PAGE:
Culture & Art

6,000-year-old gold archaeological finds in Hungary

Archaeologists at the Herman Ottó Museum in Miskolc have discovered unusual objects during the excavation of a cemetery from the Copper Age.

Archaeologists have been working in the area of ​​the Bükkábrány lignite mine where 7-million-year-old trees were found in 2007. The excellent geographical features of the region have favored the settlement of people for thousands of years. The former settlements and cemeteries of many archeological periods have already been excavated here, including the most recent 34-grave cemetery, which included special treasures from four tombs.

The cemetery belonged to the Copper Age, and the inhabitants of the area are thought by specialists to be from the Bodrogkeresztúr culture. No written documentation has been found, only objects these people may have used. This community from around BC 4,000 already used copper tools and was among the first to wear gold jewelry in the Carpathian Basin.

More than a dozen gold objects were found in the three women’s tombs excavated in the area of ​​the Bükkábrány mine, primarily pendants, which may once have been part of a headdress. These are among the most beautiful specimens known to date due to their design.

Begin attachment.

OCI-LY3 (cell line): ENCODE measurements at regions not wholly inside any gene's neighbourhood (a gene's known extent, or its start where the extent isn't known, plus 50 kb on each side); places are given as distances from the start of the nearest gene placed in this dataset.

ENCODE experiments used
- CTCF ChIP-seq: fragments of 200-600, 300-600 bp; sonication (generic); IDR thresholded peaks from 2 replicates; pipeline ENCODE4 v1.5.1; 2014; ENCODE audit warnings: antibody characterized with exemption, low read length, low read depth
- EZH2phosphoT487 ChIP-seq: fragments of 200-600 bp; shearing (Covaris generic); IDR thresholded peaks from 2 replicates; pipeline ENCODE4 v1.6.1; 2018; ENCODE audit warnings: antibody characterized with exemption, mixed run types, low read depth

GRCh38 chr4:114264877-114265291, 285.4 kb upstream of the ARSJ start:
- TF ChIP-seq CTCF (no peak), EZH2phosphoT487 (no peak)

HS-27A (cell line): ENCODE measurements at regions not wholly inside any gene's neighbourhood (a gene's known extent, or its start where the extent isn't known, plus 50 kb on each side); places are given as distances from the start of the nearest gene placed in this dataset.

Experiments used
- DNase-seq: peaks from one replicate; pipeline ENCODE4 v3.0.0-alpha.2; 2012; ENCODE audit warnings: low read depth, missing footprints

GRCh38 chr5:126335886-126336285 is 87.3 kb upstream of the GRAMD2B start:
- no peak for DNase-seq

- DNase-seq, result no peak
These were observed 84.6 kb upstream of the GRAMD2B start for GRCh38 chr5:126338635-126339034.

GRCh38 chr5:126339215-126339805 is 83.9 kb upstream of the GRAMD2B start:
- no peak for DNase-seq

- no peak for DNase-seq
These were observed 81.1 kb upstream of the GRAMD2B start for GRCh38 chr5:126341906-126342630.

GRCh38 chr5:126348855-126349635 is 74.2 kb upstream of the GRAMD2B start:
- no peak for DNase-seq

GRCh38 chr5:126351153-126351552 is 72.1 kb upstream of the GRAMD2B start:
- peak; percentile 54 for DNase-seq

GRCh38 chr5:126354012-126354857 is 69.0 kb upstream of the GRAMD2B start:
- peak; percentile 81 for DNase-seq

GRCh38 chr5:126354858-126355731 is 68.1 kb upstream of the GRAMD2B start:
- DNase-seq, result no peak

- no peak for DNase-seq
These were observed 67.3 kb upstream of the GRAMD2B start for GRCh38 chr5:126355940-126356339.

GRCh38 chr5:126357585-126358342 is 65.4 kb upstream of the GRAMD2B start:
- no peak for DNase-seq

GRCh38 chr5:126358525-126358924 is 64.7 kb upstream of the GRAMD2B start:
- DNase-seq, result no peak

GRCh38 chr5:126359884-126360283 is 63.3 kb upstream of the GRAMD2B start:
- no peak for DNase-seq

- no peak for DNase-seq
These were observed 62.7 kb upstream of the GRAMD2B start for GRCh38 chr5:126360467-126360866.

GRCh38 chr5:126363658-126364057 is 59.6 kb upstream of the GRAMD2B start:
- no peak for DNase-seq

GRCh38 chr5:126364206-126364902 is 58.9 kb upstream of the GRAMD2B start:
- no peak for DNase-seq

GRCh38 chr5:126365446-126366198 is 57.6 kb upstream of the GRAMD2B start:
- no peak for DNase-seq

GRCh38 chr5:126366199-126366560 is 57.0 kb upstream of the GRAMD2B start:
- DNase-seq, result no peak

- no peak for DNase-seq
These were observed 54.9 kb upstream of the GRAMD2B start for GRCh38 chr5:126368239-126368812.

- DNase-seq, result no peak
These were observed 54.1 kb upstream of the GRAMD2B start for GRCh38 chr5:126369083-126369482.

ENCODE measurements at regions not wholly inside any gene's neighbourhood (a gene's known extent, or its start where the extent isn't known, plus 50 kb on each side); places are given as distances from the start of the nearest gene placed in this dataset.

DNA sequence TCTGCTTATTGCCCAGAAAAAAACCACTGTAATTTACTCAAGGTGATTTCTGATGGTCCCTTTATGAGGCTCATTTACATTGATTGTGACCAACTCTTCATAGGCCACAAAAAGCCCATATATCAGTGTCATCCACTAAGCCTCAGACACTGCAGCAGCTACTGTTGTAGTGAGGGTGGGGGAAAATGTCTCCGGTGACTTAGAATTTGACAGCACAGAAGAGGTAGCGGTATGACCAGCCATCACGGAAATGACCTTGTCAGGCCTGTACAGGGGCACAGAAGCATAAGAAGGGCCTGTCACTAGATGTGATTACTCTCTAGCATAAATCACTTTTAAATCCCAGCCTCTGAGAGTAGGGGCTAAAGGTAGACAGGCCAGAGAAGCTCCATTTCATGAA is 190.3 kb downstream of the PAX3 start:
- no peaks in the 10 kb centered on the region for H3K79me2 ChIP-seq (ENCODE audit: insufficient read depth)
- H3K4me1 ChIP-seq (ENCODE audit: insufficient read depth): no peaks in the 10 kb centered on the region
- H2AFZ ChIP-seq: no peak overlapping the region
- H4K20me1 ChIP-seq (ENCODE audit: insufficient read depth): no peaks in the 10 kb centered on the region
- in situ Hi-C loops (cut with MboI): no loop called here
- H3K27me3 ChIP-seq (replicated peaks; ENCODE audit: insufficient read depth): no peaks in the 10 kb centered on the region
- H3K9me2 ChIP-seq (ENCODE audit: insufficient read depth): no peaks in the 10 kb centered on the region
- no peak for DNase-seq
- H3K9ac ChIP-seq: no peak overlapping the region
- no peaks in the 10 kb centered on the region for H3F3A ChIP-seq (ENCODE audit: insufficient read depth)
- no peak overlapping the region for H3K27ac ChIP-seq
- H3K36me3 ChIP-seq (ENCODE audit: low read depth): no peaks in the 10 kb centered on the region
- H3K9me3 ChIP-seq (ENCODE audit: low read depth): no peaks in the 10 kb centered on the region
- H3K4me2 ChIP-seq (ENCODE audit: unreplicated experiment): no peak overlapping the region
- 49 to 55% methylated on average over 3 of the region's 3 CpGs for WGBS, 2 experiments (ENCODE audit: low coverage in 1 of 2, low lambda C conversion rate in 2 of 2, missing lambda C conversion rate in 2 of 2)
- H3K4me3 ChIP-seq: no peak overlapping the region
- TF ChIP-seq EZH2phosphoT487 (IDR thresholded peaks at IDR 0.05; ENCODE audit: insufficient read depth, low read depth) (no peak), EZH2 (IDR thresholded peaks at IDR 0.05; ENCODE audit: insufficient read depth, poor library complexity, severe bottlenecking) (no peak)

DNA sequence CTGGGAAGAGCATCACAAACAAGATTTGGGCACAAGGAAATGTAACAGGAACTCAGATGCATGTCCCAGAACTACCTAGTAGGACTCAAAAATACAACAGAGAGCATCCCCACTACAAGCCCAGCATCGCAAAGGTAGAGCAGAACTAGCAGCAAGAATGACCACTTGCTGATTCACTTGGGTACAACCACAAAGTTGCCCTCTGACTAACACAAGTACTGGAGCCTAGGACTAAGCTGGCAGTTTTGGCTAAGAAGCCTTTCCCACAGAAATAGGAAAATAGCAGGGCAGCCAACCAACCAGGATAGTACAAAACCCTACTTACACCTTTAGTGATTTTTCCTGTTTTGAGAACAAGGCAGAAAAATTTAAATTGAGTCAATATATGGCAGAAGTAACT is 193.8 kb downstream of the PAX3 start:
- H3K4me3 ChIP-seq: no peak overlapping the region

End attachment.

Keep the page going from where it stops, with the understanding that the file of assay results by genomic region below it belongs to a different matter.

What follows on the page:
A unique feature of the recently unearthed cemetery is that one tomb of a prestigious man contained no gold objects; it did have a cracked stone blade, a polished stone ax and a 2-pound copper pick. He may have used the last as a kind of scepter rather than as an actual tool. These four tombs show the wealth of distinguished individuals in the community. The objects must have held a high prestige value, as gold was still a rarity.

Some of the discovered gold objects were presented by archaeologist Attila Németh on the YouTube channel of the archaeological museum.

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